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12 August 2018 – Perseid Meteor Shower Dazzles in Dark Skies

Image courtesy of Sky & Telescope

August 2018Four Planets Sparkle in Early Evening Skies

 

August 2018Still Time to Enjoy Mars

 

 

 

 

August 2018Sirius and the Dog Days of Summer

 

 

 

 

Two Star Gazes in September

Continue to check this home page as weather and road conditions could change the venue or postpone and possibly cancel a star gaze. Check-in again after 5:00 p.m. on the afternoon of the observing session for the latest info and update. (image credit: Alan Davis, taken at Grassland Mountain Observatory)

 

1 September 2018 – Saturday night – The location for the star gaze will be Grassland Mountain Observatory in Madison County. The weather backup date is Sunday, September 2nd. The star gaze is free and open to the general public — registration is not necessary to attend.  A temporary gate code, required for entry, will be posted on this club website home page by 5:00 p.m. on the day of the star gaze.  Directions to Grassland Mountain Observatory can be found here.  Sunset occurs at 7:57 p.m.

7 September 2018 – Friday night – The location for this star gaze will be Lookout Observatory on the UNC Asheville campus. The weather backup date is Saturday, September 8th. While the event is free and open to the general public, pre-registration is required to attend. To learn more about how to register, please visit the UNCA Lookout Observatory website here. Sunset occurs at 7:49 p.m., with shuttle service beginning at 8:00.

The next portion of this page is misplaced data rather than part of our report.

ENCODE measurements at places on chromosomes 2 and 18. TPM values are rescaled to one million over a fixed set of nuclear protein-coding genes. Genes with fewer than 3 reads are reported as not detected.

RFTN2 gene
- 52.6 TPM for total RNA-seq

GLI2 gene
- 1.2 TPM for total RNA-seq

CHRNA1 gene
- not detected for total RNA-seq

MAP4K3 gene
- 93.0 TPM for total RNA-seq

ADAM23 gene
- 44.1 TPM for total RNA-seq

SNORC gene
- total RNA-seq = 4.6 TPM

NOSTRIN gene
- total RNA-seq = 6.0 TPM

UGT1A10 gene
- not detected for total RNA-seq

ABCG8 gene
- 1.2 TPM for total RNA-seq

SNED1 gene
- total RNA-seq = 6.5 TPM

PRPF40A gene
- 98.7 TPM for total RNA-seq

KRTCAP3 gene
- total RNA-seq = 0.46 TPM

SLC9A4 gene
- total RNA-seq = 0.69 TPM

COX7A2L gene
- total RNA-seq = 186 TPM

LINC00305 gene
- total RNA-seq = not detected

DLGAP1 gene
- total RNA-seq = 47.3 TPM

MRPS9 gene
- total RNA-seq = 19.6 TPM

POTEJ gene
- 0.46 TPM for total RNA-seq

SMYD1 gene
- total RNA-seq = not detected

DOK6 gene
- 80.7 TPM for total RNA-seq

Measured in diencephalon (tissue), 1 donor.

6 September 2018 – Meeting

Thursday night, 7:00 – 9:00 p.m. – In the Manheimer Room at the lower level of the Reuter Center on the UNC Asheville campus. This meeting is free and open to the general public.

“The Lambda Boötis Stars:  A 75-year-old Mystery” presented by Richard Gray, Appalachian State University

 

 

 

 

 

 

The Lambda Boötis stars (Lambda Boo for short) were discovered 75 years ago by one of the founders of the MK Spectral classification system (the system that astronomers use for classifying stars by their spectra), W.W. Morgan.  What was special about these stars was that nothing other than strong spectral lines of hydrogen appeared in their spectra. Compared with other stars of the same temperature and age, the Lambda Boötis stars, at least in Morgan’s photographic record, showed no signs of metals or any other element other than hydrogen.

Modern digital spectra show that metals and other elements are present in the spectra of Lambda Boötis stars, but at very low levels.  The most extreme Lambda Boo stars show metal abundances down by a factor of 100 or more from the Sun.  And this is very curious, because for all other stars, metal abundance is correlated with age – old stars have low abundances of metals, whereas young stars have high abundances.  So, that must mean Lambda Boo stars are really old?  No!  Read more…